Ankara (AFP) -
The Turkish lira and stocks plunged Monday as officials tried to stem the carnage caused by President Recep Tayyip Erdogan's abrupt dismissal of his reformist central bank chief.
The lira lost nearly 15 percent against the dollar on the first day of trading after Erdogan replaced market-friendly economist Naci Agbal with former ruling party lawmaker Sahap Kavcioglu at the crucial post.
It clawed back some of its losses but was still down nearly nine percent at 7.90 to the dollar after analysts said the central bank intervened to support the lira by selling foreign currencies.
The turmoil carried over to the Istanbul stock exchange.
The Borsa Istanbul suspended trading twice when automatic circuit breakers kicked in as the broad market selloff approached eight percent.
Yields on Turkish bonds rose to record highs and people on the streets worried about their savings being wiped out by Erdogan's decision to fire the man credited with righting the economy in his four months on the job.
'Supporting the government doesn't mean turning a blind eye to its mistakes,' Sukru Kocak, 36, said on his way to work in downdtown Istanbul.
'If mistakes are made, they must be pointed out.'
- Short reign -
The strong market reaction underscored the trust Agbal had won from investors after years of what many Western analysts view as mismanagement by Erdogan's economic teams.
Erdogan is known for his unconventional belief that high interests cause inflation -- instead of tamping it down -- and has placed a heavy emphasis on keeping them low to support growth.
The result saw the Turkish economy expand by 1.8 percent last year despite the economic pain of the coronavirus pandemic.
But the annual inflation rate also shot up to 15.6 percent by February and the Turkish lira lost nearly a third of its value against the dollar from the start of 2020 to the day of Agbal's appointment in November.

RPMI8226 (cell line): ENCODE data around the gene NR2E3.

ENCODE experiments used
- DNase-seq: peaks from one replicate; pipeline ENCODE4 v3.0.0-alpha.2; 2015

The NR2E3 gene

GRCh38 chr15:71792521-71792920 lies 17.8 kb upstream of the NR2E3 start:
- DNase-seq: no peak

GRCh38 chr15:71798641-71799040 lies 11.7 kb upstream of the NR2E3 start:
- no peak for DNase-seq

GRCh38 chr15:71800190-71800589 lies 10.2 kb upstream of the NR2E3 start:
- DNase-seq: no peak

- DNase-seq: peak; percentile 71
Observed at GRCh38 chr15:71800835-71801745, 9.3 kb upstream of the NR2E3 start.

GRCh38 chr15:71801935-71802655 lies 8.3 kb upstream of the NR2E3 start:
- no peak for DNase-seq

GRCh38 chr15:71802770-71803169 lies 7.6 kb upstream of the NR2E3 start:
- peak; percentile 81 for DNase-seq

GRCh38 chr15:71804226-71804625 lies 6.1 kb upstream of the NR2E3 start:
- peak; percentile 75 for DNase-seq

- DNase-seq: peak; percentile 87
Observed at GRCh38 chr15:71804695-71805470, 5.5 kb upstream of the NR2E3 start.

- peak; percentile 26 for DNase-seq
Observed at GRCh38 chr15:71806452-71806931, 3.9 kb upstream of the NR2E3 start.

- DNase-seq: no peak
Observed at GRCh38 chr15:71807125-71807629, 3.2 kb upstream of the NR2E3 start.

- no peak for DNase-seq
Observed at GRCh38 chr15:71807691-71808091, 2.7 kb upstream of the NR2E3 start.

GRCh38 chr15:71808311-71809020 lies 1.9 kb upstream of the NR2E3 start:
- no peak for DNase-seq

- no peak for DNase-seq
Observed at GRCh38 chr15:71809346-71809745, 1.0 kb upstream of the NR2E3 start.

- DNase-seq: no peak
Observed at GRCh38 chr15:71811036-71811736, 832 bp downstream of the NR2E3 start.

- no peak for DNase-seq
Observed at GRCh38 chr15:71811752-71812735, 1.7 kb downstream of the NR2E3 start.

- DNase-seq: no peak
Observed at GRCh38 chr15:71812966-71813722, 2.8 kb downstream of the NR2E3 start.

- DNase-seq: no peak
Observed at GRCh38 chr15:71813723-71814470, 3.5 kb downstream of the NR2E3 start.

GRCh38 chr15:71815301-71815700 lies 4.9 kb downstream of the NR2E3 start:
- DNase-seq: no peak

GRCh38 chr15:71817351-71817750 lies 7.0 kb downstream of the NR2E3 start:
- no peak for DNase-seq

He used his term to aggressively raise the main interest rate and promise to keep it high for as long as needed.
Erdogan appeared to grudgingly accept the policy change.
He committed himself to market reforms -- unveiling a long-promised package of improvements aimed at winning over investors -- while still saying that he personally opposed high rates.
But Agbal's decision to hike the main rate by a greater than expected 200 basis points to 19 percent last Thursday appeared to be the last straw for Erdogan.
Agbal's replacement Kavcioglu had written columns for the pro-government Yeni Safak newspaper arguing that high policy rates 'indirectly' caused inflation.
Yeni Safak criticised Agbal on its front page on Friday and later that day Erdogan signed a decree changing his central bank governor for the third time in two years.
- Worries on the street -
Turkish officials tried their best to reassure the markets in a series of statements over the weekend and Monday.
'There will be absolutely no move away from the free market mechanism,' Finance Minister Lutfi Elvan said.
'We will continue with determination to implement the liberal exchange system.'
Kavcioglu himself said Sunday the central bank will 'continue to use monetary policy tools effectively in line with its main objective of achieving a permanent fall in inflation'.
But economists worry that Kavcioglu's means of fighting inflation involves bringing the main interest rate down.
Citizens on the streets of Istanbul meanwhile worried about rising unemployment -- officially registered at 13.2 percent at the end of 2020 -- and their liras being able to buy less in stores.
'Of course all this affects us,' said Ahmet, 60, who is unemployed.
'We can't even find a job anymore. And when we go out shopping, the prices are constantly changing. I really don't know what will happen to us.'